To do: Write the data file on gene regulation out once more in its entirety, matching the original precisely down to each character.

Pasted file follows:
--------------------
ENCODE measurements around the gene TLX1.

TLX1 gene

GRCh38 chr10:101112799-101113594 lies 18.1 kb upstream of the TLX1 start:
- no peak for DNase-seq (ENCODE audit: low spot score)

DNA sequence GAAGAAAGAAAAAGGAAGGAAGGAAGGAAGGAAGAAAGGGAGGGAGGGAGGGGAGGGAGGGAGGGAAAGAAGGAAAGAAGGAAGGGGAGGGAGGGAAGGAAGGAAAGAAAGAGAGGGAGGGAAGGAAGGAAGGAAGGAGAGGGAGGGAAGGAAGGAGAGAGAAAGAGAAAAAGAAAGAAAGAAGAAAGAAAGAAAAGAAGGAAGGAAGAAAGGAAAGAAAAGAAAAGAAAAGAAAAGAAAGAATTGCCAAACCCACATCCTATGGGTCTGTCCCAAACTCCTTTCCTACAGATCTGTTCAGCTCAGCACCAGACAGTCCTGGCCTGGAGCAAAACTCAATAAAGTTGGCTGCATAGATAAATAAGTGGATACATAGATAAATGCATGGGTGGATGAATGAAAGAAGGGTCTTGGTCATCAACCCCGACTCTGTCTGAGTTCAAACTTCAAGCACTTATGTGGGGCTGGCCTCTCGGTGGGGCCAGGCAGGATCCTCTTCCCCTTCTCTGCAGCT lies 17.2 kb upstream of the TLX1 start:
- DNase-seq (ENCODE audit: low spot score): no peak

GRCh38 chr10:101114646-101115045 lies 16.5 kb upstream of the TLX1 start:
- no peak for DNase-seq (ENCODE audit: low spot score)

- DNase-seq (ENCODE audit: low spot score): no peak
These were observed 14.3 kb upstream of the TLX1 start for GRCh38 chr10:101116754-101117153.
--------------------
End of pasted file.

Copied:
ENCODE measurements around the gene TLX1.

TLX1 gene

GRCh38 chr10:101112799-101113594 lies 18.1 kb upstream of the TLX1 start:
- no peak for DNase-seq (ENCODE audit: low spot score)

DNA sequence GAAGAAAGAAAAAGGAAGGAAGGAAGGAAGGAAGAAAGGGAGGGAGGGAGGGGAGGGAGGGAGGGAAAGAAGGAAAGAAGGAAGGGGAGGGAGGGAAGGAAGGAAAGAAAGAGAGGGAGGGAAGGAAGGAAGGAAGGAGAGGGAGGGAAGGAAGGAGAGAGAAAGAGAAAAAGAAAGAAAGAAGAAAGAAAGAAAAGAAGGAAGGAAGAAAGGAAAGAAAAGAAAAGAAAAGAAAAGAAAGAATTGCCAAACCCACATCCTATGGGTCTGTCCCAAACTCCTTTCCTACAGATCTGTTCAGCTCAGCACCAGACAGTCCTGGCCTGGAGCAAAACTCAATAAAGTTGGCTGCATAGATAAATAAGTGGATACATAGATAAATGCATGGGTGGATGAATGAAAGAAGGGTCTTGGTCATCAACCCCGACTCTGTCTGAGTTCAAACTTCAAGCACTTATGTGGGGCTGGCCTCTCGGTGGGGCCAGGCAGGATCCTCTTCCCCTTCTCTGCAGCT lies 17.2 kb upstream of the TLX1 start:
- DNase-seq (ENCODE audit: low spot score): no peak

GRCh38 chr10:101114646-101115045 lies 16.5 kb upstream of the TLX1 start:
- no peak for DNase-seq (ENCODE audit: low spot score)

- DNase-seq (ENCODE audit: low spot score): no peak
These were observed 14.3 kb upstream of the TLX1 start for GRCh38 chr10:101116754-101117153.